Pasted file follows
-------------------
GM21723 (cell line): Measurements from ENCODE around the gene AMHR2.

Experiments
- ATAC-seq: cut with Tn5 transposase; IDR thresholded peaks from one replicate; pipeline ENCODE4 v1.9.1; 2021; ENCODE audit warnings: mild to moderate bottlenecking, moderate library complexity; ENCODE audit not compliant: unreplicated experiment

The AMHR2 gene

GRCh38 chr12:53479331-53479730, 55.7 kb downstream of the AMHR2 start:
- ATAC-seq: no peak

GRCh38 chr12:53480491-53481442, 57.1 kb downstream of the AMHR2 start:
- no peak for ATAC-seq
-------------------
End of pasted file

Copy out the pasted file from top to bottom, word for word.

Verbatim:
GM21723 (cell line): Measurements from ENCODE around the gene AMHR2.

Experiments
- ATAC-seq: cut with Tn5 transposase; IDR thresholded peaks from one replicate; pipeline ENCODE4 v1.9.1; 2021; ENCODE audit warnings: mild to moderate bottlenecking, moderate library complexity; ENCODE audit not compliant: unreplicated experiment

The AMHR2 gene

GRCh38 chr12:53479331-53479730, 55.7 kb downstream of the AMHR2 start:
- ATAC-seq: no peak

GRCh38 chr12:53480491-53481442, 57.1 kb downstream of the AMHR2 start:
- no peak for ATAC-seq